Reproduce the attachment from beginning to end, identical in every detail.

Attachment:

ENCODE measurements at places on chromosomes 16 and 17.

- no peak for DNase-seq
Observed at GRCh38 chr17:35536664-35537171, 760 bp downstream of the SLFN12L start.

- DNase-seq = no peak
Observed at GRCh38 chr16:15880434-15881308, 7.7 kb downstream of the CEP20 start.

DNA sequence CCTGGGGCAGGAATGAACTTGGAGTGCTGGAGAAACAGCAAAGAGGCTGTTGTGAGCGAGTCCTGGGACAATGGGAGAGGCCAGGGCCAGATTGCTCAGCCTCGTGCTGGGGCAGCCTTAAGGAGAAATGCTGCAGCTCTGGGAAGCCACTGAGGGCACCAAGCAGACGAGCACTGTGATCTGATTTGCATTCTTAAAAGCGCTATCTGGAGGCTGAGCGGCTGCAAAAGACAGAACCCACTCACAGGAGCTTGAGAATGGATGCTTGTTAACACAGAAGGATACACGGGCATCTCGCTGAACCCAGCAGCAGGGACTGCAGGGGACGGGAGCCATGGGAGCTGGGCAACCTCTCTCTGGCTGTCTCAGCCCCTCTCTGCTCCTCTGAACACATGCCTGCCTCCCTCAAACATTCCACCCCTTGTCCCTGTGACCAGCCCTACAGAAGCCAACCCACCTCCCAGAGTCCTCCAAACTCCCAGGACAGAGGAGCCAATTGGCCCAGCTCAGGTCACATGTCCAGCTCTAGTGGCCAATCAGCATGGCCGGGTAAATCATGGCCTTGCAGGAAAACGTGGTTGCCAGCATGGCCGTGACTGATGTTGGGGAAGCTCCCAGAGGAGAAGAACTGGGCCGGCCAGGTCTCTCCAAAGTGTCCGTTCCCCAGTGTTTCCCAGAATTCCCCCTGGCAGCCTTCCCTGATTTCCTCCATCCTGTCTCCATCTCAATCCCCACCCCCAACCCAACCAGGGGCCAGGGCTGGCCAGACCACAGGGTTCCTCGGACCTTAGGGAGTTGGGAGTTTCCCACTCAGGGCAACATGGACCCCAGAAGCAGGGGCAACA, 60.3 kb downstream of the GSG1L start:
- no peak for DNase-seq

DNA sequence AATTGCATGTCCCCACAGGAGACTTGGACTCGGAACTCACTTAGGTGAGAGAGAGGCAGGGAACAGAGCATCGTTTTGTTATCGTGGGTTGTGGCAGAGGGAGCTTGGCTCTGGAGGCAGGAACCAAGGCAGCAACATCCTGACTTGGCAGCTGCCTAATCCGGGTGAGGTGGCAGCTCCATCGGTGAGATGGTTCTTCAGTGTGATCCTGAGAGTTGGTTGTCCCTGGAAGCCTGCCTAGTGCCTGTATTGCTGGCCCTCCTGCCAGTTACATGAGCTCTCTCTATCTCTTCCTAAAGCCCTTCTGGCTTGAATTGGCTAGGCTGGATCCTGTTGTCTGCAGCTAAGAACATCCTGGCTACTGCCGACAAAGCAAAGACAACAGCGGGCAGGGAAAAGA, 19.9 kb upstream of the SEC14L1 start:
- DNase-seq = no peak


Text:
ENCODE measurements at places on chromosomes 16 and 17.

- no peak for DNase-seq
Observed at GRCh38 chr17:35536664-35537171, 760 bp downstream of the SLFN12L start.

- DNase-seq = no peak
Observed at GRCh38 chr16:15880434-15881308, 7.7 kb downstream of the CEP20 start.

DNA sequence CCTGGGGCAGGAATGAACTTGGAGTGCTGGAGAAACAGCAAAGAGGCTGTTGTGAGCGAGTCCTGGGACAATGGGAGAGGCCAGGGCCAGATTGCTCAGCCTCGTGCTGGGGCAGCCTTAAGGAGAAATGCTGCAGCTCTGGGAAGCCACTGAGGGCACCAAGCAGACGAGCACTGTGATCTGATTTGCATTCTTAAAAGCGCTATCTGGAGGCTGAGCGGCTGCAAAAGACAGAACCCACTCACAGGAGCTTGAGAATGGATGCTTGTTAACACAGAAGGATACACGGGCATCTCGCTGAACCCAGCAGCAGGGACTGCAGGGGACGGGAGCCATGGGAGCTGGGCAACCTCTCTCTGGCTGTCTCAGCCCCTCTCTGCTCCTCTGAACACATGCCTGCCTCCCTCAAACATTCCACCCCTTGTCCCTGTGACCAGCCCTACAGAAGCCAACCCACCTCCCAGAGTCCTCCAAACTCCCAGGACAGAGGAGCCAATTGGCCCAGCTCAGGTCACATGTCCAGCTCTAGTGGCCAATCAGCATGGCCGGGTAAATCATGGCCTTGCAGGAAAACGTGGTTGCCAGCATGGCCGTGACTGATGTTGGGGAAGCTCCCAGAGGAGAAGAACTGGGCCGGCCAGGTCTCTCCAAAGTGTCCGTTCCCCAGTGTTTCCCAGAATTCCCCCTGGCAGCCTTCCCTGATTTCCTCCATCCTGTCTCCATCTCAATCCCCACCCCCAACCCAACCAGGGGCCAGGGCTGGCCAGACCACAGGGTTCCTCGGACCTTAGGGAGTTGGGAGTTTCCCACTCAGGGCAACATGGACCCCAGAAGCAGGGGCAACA, 60.3 kb downstream of the GSG1L start:
- no peak for DNase-seq

DNA sequence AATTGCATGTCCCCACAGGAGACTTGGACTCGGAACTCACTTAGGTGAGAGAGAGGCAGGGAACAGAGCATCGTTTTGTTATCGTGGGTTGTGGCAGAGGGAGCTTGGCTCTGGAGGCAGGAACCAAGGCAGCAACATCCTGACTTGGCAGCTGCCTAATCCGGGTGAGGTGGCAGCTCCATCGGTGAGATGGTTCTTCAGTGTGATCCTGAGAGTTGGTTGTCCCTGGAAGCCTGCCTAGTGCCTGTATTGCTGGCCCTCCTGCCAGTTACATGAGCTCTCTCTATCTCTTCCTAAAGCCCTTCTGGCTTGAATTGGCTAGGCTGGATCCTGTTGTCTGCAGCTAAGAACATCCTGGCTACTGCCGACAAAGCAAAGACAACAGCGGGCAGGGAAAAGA, 19.9 kb upstream of the SEC14L1 start:
- DNase-seq = no peak